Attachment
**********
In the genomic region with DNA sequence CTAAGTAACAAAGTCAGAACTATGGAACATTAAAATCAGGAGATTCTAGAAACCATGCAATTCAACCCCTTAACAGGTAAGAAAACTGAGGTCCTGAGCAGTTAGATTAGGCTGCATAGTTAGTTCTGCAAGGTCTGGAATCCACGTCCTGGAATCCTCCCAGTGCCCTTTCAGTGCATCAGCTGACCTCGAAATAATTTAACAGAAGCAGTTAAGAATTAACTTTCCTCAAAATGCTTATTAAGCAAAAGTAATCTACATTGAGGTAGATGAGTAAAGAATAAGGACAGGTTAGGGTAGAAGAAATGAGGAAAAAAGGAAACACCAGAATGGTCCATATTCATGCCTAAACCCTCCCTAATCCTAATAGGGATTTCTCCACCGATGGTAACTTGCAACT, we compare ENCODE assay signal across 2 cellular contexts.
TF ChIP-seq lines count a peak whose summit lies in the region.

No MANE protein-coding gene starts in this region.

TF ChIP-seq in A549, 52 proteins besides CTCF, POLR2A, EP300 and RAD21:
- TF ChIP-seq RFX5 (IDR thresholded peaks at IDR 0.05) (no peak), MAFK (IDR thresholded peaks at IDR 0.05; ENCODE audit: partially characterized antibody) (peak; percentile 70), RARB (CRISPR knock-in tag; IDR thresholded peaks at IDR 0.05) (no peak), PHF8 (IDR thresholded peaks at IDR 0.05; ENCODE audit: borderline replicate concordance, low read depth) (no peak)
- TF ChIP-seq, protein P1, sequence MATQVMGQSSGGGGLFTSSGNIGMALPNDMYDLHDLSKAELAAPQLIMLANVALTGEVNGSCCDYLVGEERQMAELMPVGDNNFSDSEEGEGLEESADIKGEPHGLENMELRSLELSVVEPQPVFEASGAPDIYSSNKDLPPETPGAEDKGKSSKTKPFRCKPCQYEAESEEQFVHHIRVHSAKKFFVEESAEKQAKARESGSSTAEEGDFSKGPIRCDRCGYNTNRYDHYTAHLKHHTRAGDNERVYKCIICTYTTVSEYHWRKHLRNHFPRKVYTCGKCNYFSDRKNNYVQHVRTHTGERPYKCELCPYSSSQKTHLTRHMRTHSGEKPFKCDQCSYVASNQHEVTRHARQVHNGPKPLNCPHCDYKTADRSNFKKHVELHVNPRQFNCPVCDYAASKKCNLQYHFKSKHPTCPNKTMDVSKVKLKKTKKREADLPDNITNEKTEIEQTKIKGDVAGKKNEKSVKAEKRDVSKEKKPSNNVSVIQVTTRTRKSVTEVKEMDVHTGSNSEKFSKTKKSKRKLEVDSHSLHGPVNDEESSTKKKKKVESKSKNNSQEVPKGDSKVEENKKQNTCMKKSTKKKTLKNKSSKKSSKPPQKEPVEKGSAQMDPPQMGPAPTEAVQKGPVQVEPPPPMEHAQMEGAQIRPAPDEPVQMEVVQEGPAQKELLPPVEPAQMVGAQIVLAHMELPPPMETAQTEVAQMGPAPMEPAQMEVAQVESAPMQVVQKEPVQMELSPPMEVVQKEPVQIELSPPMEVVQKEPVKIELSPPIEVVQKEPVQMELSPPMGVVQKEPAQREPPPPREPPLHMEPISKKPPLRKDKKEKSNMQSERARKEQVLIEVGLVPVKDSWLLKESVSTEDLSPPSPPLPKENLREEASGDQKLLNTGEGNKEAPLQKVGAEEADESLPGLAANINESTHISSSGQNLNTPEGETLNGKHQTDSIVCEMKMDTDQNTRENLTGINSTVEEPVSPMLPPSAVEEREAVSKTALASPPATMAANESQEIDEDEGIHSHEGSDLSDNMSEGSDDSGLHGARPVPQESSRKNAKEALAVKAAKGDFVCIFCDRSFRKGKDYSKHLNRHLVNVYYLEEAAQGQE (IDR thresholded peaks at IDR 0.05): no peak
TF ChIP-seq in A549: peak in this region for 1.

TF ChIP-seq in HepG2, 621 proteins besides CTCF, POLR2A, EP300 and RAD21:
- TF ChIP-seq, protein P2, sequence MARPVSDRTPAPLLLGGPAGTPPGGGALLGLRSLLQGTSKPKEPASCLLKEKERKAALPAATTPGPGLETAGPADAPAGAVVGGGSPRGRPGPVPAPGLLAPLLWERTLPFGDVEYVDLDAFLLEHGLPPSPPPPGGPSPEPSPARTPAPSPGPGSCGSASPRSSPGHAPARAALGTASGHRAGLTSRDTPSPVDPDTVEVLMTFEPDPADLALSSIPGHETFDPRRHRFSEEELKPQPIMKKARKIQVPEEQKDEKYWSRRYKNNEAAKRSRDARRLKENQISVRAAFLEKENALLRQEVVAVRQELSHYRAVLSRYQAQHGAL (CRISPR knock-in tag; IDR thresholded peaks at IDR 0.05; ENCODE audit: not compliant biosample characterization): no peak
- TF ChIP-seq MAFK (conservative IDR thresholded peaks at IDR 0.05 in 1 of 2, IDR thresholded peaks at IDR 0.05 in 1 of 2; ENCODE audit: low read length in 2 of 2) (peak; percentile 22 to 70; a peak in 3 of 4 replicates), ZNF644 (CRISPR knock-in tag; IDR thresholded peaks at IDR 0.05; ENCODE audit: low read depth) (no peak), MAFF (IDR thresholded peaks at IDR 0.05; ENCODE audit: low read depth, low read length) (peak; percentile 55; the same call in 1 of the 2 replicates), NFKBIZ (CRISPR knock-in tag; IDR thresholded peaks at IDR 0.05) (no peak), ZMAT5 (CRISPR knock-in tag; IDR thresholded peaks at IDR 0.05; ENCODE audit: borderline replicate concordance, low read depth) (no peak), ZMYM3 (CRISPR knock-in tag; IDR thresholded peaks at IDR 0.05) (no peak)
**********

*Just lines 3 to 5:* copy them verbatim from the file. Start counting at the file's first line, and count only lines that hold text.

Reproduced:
No MANE protein-coding gene starts in this region.

TF ChIP-seq in A549, 52 proteins besides CTCF, POLR2A, EP300 and RAD21:
- TF ChIP-seq RFX5 (IDR thresholded peaks at IDR 0.05) (no peak), MAFK (IDR thresholded peaks at IDR 0.05; ENCODE audit: partially characterized antibody) (peak; percentile 70), RARB (CRISPR knock-in tag; IDR thresholded peaks at IDR 0.05) (no peak), PHF8 (IDR thresholded peaks at IDR 0.05; ENCODE audit: borderline replicate concordance, low read depth) (no peak)